The very fact that we are involved in acquiring information indicates that our prior knowledge is insufficient to do the task.  This stage allows the learner to build an adequate foundation by adding relevant and valid information to their prior knowledge.

 

Using information

 

Many definitions of Information Literacy stress the learners’ ability to use the information in a practical manner. Even Doyle’s (1994, p.1) simple definition provides this focus. "The ability to access, evaluate, and use information from a variety of sources." My own definition of Information Literacy also carries the same focus, “To be information literate is to be able to locate, access, acquire, comprehend, analyse and critique relevant information, then utilise it to make valid, informed decisions and also communicate those decisions appropriately with validation where necessary.”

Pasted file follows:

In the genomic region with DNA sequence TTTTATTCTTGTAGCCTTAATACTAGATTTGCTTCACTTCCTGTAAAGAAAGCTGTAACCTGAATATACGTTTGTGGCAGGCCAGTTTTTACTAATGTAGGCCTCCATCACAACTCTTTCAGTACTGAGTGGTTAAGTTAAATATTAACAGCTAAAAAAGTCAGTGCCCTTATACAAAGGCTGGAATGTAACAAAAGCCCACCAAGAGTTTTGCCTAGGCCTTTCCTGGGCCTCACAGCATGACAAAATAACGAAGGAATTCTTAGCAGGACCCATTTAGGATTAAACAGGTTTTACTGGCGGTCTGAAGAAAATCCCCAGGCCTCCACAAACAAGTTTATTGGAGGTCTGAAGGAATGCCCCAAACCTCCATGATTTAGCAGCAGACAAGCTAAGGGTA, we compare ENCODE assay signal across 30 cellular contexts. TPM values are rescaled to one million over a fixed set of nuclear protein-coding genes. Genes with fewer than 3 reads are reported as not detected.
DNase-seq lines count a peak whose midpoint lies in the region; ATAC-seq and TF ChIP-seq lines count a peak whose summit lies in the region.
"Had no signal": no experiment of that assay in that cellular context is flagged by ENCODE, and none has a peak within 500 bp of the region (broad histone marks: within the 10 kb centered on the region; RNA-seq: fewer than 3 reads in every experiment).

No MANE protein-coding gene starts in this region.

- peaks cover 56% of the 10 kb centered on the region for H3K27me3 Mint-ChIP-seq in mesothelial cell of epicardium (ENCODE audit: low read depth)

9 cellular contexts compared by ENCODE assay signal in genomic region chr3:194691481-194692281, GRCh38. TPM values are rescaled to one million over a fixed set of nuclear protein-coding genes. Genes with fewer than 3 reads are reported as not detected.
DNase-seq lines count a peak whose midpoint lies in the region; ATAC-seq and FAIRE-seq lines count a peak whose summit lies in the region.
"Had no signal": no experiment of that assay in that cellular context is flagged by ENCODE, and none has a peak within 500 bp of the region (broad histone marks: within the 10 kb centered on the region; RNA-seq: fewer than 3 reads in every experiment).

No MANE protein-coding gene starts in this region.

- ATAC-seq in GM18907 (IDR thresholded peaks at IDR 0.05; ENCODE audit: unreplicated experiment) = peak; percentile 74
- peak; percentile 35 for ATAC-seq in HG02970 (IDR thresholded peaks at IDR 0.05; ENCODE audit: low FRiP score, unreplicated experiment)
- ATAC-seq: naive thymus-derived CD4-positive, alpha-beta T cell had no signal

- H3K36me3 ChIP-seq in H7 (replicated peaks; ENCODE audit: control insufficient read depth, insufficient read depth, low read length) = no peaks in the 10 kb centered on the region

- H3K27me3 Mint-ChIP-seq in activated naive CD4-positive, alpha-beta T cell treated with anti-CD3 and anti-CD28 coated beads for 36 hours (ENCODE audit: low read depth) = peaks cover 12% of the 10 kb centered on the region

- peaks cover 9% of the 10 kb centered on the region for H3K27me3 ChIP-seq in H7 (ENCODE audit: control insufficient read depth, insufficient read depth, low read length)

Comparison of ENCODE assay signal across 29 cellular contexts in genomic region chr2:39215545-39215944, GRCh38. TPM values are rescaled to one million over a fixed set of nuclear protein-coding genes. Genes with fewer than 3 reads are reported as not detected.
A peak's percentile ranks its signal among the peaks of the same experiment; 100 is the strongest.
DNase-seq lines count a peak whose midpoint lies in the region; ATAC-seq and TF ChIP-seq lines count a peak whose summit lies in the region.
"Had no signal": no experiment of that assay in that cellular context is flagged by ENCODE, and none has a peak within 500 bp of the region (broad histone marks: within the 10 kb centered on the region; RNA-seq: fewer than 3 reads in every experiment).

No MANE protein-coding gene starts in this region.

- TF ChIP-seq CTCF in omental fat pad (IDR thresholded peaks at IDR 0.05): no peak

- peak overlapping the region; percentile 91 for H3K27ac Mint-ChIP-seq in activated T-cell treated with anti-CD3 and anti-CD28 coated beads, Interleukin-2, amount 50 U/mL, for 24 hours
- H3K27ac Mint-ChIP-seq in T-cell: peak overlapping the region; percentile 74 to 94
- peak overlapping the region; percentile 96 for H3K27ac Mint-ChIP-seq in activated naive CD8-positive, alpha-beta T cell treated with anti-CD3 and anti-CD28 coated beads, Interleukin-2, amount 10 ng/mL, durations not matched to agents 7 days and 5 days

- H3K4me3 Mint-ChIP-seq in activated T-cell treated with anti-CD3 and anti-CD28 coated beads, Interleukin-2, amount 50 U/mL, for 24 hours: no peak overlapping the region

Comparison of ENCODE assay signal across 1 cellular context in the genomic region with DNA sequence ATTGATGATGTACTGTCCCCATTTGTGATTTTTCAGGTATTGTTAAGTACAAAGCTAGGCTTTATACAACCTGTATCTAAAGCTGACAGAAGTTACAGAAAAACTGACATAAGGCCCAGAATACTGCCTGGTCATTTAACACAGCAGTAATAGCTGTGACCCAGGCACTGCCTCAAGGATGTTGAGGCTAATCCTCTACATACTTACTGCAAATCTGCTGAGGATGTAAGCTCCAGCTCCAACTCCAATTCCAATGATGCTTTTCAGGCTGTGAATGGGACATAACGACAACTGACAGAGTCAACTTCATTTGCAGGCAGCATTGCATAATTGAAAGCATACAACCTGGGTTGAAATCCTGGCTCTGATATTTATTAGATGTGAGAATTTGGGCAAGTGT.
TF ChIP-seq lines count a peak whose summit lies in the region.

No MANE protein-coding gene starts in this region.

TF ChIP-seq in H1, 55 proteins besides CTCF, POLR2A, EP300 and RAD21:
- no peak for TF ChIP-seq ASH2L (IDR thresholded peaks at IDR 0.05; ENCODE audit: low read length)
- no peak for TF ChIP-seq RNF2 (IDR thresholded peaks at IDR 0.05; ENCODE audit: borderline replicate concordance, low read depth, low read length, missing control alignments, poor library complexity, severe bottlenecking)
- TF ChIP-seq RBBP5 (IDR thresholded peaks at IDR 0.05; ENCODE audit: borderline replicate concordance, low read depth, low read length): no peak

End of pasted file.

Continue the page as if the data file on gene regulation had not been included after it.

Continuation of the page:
This model targets very strongly the expectation that learners will utilise the information in a practical manner usually to solve a problem or need. The model focuses on the solution and the learner communicating the final solution instead of communicating the gathered information.

It is during this stage that the pupil will use many of the higher thinking skills as the task is solved, the need met or opinion formed and defended.

 

Communication

 

The challenge for us as teachers is to change our thinking in terms of printed product from a research based activity. Traditionally we have looked for, expected and accepted printed product that contains found information. If we look carefully at the verbs that we use in our higher-level task construction the end product may be an artifact, idea, system or solution. This means that communication can be in a variety of media and forms.